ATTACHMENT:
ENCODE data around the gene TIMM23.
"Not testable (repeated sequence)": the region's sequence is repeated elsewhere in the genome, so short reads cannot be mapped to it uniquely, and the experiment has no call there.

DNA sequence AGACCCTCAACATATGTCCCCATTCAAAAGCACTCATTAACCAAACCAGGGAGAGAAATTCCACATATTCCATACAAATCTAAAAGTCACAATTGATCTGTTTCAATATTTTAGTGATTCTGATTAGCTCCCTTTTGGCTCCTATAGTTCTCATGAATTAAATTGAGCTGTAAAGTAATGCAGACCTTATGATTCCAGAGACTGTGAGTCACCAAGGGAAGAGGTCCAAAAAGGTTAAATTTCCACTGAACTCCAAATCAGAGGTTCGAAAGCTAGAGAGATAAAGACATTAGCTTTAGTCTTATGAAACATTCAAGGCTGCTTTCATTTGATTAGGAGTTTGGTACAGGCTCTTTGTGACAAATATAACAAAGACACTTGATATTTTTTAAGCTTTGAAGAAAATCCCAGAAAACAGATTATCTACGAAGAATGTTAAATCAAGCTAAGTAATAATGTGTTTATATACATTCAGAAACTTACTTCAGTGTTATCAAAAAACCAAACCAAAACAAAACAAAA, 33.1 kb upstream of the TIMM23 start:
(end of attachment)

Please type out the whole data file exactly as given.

ENCODE data around the gene TIMM23.
"Not testable (repeated sequence)": the region's sequence is repeated elsewhere in the genome, so short reads cannot be mapped to it uniquely, and the experiment has no call there.

DNA sequence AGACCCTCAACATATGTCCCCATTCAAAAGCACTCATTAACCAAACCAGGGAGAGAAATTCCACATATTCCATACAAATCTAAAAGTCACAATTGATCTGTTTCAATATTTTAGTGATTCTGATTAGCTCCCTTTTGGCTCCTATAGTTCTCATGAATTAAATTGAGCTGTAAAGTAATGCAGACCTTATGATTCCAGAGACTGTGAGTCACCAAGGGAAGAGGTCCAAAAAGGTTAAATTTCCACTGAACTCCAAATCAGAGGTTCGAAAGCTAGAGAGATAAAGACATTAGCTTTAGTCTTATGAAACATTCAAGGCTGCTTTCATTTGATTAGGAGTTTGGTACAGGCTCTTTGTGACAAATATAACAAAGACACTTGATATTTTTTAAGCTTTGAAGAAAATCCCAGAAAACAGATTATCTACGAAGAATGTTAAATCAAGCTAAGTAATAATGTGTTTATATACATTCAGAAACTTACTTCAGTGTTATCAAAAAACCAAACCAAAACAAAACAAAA, 33.1 kb upstream of the TIMM23 start: